Ransomware attack puts Priyanka Chopra, Lady Gaga, Madonna and other celebrities’ data at risk — and REvil hackers are known to follow through on their threats

Ransomware attack puts Priyanka Chopra, Lady Gaga, Madonna and other celebrities’ data at risk — and REvil hackers are known to follow through on their threats
US-based Grubman Shire Meiselas & Sacks law firm, which manages celebrities like Priyanka Chopra (above), Drake, Madonna and many others, has been the victim of a REvil ransomware attackBCCL

  • US-based Grubman Shire Meiselas & Sacks, which manages celebrities like Priyanka Chopra, Drake, Madonna and many others, has been the victim of a REvil ransomware attack.
  • The law firm has confirmed the breach and cybersecurity firm Emisoft claims the hackers posted evidence of data theft on the dark web.
  • Cybersecurity experts told Business Insider that ransomware attacks are now a ‘double-barrelled weapon’ and having mitigation policies in place is the only way to prevent them.
After reports of a ransomware attack on leading IT company Cognizant, hackers have now breached the US-based Grubman Shire Meiselas & Sacks law firm. It manages cases for several prominent celebrities — including Priyanka Chopra, Lady Gaga, Drake, Madonna, Jessica Simpson, Bruce Springsteen and several others.

“REVil, also known as Sodin or Sodinokibi, isn’t just operating on the old-school ransomware model of ‘scramble your files and offer to sell you back the decryption key’. The latest trend in ransomware attacks is to use a double-barrelled weapon that gives victims two reasons to pay up,” said Paul Ducklin, the Principal Research Scientist at Sophos.

In March, operators of REvil ransomware published over 12 GB of data that allegedly belongs to one of its victims – Brooks International – after they refused to pay the ransom. “You need to hand it over to the experts for a forensic investigation. They will be able to determine what is jeopardized, what is not erased. They will take over potentially communicating with the attackers after they understand the depth of the attack,” Cyberproof President Yuval Wollman, the former Director General of the Israeli Intelligence Ministry— who has been working with customers who were affected, can potentially be targets of ransomware — told Business Insider.
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Emisoft told Variety that the evidence of the 756-gigabyte (GB) data theft was posted via a forum on the dark web. The treasure trove of information including contracts, nondisclosure agreements, phone numbers, email addresses and personal correspondence. “Today we see attackers taking advantage of the new normality,” said Wollman.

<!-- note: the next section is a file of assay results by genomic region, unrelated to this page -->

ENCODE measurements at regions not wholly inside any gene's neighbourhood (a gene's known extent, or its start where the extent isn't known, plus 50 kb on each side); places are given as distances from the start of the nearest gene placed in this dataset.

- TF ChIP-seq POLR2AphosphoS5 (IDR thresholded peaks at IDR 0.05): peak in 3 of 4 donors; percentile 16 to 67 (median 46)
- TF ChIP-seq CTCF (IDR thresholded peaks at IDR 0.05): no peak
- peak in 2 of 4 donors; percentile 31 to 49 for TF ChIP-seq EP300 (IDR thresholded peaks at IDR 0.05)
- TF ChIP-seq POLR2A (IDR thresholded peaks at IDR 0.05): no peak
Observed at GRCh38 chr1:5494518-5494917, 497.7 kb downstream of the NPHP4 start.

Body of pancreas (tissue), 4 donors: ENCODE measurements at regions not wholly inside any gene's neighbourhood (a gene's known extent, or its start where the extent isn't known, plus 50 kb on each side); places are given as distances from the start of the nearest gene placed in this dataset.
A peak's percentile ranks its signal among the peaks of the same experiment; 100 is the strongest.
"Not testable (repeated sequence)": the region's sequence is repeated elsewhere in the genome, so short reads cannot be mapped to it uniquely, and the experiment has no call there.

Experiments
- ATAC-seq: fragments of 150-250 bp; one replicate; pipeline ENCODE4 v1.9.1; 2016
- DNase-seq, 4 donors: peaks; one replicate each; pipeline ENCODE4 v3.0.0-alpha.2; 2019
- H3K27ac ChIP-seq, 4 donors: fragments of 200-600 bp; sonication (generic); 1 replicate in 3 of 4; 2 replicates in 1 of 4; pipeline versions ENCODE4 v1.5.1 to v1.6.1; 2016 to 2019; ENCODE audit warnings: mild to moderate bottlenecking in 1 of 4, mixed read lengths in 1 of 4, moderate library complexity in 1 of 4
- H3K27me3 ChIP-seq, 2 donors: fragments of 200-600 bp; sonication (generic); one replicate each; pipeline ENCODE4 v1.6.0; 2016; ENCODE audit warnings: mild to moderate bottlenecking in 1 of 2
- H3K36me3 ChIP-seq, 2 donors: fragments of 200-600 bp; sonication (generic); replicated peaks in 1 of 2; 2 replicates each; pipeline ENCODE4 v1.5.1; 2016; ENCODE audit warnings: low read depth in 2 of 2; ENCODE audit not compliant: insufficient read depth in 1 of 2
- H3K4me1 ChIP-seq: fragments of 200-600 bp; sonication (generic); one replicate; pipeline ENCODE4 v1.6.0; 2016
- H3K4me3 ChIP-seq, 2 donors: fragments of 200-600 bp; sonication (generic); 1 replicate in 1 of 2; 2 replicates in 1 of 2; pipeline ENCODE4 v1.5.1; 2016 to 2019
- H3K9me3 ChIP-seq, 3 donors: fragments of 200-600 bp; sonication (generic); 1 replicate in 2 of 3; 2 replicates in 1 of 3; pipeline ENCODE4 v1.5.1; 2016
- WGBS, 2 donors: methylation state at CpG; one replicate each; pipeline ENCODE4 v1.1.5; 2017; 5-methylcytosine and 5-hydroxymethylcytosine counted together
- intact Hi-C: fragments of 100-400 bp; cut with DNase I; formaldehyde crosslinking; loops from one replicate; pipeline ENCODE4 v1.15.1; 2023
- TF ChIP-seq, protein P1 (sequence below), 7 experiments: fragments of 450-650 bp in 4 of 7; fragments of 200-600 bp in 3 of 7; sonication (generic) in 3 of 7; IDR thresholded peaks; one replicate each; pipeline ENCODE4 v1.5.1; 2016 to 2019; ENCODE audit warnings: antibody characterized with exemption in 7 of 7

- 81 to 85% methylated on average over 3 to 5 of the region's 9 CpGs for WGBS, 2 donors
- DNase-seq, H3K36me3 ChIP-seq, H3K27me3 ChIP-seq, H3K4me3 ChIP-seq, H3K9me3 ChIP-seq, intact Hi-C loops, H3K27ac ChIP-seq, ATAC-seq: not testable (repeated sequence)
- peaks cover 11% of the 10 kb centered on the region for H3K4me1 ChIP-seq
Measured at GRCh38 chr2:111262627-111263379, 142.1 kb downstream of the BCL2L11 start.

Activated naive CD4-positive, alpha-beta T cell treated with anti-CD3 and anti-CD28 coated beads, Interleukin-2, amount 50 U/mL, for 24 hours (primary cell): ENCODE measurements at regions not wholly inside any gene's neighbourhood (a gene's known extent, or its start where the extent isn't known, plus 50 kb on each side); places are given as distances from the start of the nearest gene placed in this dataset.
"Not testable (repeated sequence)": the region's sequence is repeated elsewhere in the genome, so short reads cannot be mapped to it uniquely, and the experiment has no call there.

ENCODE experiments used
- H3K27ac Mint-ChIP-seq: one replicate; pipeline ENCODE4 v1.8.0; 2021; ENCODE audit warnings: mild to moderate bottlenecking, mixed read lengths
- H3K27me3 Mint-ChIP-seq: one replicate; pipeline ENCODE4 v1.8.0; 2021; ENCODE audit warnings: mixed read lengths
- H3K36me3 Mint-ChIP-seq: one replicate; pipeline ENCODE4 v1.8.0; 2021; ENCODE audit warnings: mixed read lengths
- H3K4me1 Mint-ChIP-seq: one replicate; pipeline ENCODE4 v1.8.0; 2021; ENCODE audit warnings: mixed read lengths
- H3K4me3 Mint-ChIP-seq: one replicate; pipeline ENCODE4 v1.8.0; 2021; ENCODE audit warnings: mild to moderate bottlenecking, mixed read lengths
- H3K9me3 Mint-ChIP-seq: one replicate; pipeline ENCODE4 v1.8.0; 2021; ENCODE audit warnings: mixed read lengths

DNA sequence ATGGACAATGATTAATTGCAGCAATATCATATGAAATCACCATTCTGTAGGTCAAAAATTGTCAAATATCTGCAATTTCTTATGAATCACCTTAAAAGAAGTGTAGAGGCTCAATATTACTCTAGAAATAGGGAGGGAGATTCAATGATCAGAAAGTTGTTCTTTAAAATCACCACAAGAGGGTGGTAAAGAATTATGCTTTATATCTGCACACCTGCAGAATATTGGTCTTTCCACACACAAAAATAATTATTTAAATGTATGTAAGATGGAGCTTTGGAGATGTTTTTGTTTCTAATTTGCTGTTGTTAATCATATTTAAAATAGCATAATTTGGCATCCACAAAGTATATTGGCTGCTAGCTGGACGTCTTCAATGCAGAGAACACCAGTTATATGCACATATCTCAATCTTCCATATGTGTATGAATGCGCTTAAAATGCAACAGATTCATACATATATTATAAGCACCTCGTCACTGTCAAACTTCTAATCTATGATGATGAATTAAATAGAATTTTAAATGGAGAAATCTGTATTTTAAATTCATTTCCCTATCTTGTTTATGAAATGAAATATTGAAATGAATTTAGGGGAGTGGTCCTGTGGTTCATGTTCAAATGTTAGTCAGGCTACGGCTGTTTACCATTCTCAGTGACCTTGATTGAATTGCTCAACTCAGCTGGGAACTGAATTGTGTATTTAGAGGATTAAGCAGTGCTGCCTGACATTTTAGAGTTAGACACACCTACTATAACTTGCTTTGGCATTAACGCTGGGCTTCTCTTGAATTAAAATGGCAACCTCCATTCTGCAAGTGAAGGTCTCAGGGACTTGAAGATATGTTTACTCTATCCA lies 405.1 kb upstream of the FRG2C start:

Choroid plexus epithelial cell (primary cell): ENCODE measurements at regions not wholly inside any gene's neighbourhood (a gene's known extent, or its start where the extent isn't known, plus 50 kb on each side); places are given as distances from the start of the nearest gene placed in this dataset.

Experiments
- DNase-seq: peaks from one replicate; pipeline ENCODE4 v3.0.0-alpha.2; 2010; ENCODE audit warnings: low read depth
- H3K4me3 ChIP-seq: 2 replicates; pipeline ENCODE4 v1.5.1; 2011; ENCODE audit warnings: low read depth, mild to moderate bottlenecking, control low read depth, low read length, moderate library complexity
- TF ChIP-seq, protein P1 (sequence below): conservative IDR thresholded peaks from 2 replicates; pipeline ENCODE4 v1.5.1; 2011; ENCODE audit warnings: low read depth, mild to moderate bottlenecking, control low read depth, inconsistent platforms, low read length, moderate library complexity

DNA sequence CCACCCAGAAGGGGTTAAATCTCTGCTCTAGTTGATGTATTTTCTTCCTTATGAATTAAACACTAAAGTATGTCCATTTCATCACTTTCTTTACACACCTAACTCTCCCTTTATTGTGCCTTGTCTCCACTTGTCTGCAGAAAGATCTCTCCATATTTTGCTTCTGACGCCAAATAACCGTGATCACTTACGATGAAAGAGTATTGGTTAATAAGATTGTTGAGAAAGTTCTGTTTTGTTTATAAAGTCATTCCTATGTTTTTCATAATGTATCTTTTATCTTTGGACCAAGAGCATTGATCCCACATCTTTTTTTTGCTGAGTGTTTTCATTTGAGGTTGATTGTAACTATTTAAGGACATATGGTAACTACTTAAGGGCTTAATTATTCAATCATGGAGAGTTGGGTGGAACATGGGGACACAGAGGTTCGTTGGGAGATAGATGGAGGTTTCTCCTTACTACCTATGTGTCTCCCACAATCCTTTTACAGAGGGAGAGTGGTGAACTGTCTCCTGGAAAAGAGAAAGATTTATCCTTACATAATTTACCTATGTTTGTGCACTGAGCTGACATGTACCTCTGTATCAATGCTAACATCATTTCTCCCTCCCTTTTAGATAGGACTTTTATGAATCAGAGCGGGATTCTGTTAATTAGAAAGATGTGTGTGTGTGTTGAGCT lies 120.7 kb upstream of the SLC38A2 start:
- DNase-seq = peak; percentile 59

Digital blackmail — to pay or not to pay?
The basis of the ransomware attack is not unlike conventional blackmail, except that its online. The hackers steal information that can then be used to extort the victims for compensation, normally monetary in the form of bitcoins.

The question then is whether or not the victims should pay up since all they have to go on is a pinky promise from a thief that they won’t release the data even after payment is made. “My recommendation would be, do not communicate directly with the hacker. This is exactly why you have security teams, whether it’s an in-house team or a combination of the IT security team in collaboration with an external partner,” said Wollman.

The cybercriminals behind the REvil ransomware attack are threatening to release the data stolen from Grubman Shire Meiselas & Sacks in nine instalments. “The crooks quietly upload huge troves of so-called ‘trophy data’ that they use to blackmail anyone who is hesitant to pay up,” said Ducklin.

“In other words, the financial extortion is no longer just a “kidnap ransom” to get your files back, but also a blackmail demand to stop the crooks leaking your data – or, worse still, your customers’ data – to the world,” he explained.

Prevention is better than the cure
Right now, Grubman Shire Meiselas & Sacks website is nothing more than their logo. Even though the law firm has confirmed the hack, they are yet to disclose how much of their data has been lost for good. While backing up data is a good mitigation strategy, it’s not full-proof, according to Wollman.

“Ransomware attacks that steal masses of data first, and where the crooks carefully learn their way around your network, very often leave telltale signs that someone is hanging around where they shouldn’t,” said Ducklin.

“Crooks who pull off all-your-network-at-once attacks can afford to spend time probing for any existing holes they know about. Make it harder for them by patching known bugs as soon as you can,” he explained.

In the case of Cognizant, the ransomware attack was initiated by Maze — another cybercrime gang — using a phishing email, according to Wollman. The source of the ransomware attack on Grubman Shire Meiselas & Sacks is still unknown.

The issue with such attacks is that it’s not only the firm or the company that’s put at risk but also its customers. The information that’s stolen can lead to identity theft, impersonation and a number of other fraudulent activities. They serve as important reminders for companies to stay on their toes and not take cybersecurity lightly.

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